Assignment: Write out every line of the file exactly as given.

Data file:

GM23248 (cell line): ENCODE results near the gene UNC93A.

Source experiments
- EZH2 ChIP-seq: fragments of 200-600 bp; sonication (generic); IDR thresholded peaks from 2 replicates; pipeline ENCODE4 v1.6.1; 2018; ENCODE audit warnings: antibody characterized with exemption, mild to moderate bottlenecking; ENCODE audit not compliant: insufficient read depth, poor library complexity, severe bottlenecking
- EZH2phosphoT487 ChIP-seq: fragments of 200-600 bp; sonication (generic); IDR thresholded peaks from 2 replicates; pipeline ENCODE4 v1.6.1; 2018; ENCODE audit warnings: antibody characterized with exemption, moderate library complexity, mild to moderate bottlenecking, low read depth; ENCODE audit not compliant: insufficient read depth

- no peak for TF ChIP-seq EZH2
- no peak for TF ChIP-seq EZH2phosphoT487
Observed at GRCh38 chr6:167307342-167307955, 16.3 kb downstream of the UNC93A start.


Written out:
GM23248 (cell line): ENCODE results near the gene UNC93A.

Source experiments
- EZH2 ChIP-seq: fragments of 200-600 bp; sonication (generic); IDR thresholded peaks from 2 replicates; pipeline ENCODE4 v1.6.1; 2018; ENCODE audit warnings: antibody characterized with exemption, mild to moderate bottlenecking; ENCODE audit not compliant: insufficient read depth, poor library complexity, severe bottlenecking
- EZH2phosphoT487 ChIP-seq: fragments of 200-600 bp; sonication (generic); IDR thresholded peaks from 2 replicates; pipeline ENCODE4 v1.6.1; 2018; ENCODE audit warnings: antibody characterized with exemption, moderate library complexity, mild to moderate bottlenecking, low read depth; ENCODE audit not compliant: insufficient read depth

- no peak for TF ChIP-seq EZH2
- no peak for TF ChIP-seq EZH2phosphoT487
Observed at GRCh38 chr6:167307342-167307955, 16.3 kb downstream of the UNC93A start.